Is Baby Sleep a Sign of Good Parenting?

Is Baby Sleep a Sign of Good Parenting?

Expecting your first baby? An inescapable truth is that you are about to lose a lot of sleep. You will know by now that seasoned, weather-beaten parents relish sharing this news. “It’s all about survival in the early days,” friends would say, when I was pregnant. “Enjoy those lie-ins while you can!”

By the time my daughter arrived, I had collected a small armoury of tools for the battle against her anticipated wakefulness. Swaddles, blackout blinds, a white-noise machine; for months after she was born, I used apps to obsessively track her “wake windows” and sleep totals to the minute, determined to crack the code for a good night’s sleep. When I think back to her first summer, I’m transported to my in-laws’ attic bedroom, where I spent hours in the dark, sound machine blaring, rocking her – willing her – to nap. But no matter what I did, my daughter never slept well, and I nearly drove myself mad in pursuit of discovering why.

Sleep deprivation can be so mind-bendingly hard that many parents are, understandably, consumed by it, and studies have shown poor sleep quality is an indicator for postpartum depression. But, looking back, I can’t help but feel that part of what made infant sleep such a charged subject for me was mismanaged expectations.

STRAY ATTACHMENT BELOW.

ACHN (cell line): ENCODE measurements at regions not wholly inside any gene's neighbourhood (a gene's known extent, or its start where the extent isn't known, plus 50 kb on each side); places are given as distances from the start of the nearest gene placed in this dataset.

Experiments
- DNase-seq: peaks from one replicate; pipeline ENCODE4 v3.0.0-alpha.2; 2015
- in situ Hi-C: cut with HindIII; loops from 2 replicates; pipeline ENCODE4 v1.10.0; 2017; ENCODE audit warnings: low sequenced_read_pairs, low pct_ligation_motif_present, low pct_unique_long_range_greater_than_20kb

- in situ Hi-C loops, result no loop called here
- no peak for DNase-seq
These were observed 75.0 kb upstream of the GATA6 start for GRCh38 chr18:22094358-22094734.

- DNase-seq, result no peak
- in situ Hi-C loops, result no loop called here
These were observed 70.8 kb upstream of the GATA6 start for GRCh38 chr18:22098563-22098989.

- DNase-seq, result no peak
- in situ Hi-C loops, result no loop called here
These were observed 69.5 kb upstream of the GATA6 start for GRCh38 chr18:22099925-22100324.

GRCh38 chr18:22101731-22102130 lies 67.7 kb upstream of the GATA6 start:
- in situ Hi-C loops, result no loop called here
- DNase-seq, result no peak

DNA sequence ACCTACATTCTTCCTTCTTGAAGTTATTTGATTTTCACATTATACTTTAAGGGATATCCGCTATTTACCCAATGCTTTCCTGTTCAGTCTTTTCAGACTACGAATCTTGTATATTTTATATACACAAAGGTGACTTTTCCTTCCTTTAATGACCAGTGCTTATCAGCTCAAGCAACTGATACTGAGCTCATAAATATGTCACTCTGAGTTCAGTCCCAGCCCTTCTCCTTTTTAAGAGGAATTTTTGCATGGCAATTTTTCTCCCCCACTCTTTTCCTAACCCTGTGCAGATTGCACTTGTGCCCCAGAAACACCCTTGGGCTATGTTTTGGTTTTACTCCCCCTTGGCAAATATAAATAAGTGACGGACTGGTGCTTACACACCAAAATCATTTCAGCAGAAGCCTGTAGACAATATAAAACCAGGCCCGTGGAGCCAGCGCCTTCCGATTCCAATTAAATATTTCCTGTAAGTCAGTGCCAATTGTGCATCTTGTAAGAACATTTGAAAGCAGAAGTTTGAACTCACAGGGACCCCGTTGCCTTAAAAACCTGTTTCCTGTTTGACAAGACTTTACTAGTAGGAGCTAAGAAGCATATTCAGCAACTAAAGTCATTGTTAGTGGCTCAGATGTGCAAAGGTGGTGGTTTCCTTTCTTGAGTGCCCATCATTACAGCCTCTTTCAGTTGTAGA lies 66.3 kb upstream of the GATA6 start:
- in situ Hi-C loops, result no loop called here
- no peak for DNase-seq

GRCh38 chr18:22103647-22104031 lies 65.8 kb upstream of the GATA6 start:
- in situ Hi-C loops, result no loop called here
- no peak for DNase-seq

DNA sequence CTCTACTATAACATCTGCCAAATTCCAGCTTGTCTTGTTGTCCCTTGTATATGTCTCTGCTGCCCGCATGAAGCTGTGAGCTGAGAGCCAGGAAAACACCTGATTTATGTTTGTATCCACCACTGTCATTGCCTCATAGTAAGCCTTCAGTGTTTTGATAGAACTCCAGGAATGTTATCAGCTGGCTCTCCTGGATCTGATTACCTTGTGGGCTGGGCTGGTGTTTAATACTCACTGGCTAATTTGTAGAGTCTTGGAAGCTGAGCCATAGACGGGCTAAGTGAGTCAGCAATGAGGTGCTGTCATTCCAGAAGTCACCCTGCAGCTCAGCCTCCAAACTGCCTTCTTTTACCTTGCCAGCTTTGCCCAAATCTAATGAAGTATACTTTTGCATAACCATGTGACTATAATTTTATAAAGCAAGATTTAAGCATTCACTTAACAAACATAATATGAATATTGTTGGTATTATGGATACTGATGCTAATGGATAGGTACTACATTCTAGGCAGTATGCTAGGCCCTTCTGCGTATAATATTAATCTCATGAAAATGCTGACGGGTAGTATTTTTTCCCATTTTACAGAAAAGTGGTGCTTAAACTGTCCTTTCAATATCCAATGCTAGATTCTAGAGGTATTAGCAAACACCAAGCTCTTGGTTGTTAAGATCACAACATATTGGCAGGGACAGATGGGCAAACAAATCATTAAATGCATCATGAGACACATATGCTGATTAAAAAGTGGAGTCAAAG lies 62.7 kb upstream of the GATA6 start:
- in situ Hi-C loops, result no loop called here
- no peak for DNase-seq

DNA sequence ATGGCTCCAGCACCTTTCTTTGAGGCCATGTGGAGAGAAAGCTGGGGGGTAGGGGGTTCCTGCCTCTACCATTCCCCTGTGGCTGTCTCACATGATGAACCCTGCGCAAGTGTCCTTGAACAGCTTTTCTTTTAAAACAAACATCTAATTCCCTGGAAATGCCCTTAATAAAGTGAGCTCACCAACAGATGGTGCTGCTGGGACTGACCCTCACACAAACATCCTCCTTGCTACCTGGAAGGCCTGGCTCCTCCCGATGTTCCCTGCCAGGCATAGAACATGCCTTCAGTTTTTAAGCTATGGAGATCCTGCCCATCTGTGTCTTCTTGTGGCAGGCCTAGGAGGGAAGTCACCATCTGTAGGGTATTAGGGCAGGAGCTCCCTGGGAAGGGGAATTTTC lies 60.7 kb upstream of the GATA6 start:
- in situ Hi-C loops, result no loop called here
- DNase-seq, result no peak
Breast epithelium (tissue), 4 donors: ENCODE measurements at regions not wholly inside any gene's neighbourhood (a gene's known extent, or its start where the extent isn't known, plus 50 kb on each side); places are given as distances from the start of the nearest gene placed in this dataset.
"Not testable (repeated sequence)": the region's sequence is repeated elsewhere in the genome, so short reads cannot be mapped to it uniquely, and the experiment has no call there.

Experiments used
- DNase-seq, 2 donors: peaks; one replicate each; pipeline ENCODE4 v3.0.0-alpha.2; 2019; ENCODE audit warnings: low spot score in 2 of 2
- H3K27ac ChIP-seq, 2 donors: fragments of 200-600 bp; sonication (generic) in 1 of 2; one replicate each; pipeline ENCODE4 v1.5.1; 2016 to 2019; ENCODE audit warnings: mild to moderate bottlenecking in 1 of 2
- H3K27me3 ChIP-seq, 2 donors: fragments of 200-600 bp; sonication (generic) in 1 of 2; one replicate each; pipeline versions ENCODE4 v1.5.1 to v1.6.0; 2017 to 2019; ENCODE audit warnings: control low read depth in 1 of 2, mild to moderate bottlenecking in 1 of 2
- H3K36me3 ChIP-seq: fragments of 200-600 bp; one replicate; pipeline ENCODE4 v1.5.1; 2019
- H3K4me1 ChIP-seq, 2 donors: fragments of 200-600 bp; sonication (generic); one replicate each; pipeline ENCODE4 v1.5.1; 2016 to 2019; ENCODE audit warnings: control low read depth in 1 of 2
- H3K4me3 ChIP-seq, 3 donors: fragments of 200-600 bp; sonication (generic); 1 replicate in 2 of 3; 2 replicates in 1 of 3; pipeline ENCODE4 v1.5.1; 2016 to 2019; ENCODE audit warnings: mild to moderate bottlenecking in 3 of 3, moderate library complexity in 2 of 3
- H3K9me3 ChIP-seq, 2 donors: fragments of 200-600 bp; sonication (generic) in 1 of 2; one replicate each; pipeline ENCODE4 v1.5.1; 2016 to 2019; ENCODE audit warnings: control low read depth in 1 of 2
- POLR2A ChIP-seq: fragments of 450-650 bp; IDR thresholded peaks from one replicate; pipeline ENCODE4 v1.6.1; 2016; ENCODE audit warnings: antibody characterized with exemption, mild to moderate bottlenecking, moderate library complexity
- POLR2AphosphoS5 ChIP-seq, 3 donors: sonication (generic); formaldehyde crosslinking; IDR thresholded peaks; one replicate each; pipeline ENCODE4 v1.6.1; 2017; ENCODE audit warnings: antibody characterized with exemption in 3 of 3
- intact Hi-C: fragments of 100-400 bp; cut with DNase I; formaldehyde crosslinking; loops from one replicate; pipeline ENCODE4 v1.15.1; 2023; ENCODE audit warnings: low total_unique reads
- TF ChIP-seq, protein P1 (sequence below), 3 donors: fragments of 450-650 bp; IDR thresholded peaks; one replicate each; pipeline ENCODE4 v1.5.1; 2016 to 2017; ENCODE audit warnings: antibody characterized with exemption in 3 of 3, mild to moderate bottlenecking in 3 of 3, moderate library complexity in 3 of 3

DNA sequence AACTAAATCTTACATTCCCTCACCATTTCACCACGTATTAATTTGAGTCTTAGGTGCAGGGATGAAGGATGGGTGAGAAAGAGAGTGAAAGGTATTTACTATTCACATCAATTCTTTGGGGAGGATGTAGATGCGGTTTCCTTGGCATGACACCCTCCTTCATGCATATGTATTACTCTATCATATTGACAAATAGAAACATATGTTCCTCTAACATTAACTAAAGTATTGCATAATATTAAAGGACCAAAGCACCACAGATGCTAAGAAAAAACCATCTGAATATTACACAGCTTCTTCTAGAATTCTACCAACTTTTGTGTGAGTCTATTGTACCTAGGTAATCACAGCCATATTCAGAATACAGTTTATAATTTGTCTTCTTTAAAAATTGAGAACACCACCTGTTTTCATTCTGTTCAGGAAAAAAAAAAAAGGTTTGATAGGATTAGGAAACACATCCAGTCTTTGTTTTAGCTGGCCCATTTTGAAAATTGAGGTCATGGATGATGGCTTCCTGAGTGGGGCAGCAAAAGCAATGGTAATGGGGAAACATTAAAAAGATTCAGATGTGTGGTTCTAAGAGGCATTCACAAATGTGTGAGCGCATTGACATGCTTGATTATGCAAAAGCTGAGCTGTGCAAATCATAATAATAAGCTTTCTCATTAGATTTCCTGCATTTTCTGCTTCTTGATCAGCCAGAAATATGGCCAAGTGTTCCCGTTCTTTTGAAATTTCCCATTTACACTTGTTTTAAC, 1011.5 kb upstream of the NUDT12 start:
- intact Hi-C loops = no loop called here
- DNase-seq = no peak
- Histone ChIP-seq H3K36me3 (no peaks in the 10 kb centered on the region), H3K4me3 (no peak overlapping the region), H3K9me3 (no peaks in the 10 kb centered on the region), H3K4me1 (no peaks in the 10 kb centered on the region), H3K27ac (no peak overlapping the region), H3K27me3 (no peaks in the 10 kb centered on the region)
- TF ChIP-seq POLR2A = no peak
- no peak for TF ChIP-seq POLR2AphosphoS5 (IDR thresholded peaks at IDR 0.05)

By the time my daughter was six months old, the question on everyone’s lips seemed to be: “Is she sleeping through the night yet?” The idea that those hazy, sleep-deprived early days pass just as quickly as they come, in a blur of milk stains and unwashed hair, is deeply entrenched. As is the notion that if they don’t, it is a result of “bad habits”, parent codependency or worse, incompetence.

The truth is more complicated. Yes, there are things any parent can do to encourage sleep, but the reality is some babies sleep well and some don’t. And sleep can be tricky to navigate well beyond the baby phase. Nearly 30% of two-year-olds have frequent night wakings, according to one study. Nightmares, illness and separation anxiety can all prove extremely challenging to manage when a toddler can get themselves out of their bed at night and call, unrelentingly, for Mum and Dad in a tiny, frightened voice. Another study found that new parents can expect to be sleep-deprived for up to six years after the birth of their first child. And yet, telling people my two-year-old still wakes at night has a tendency to elicit a gasp of horror.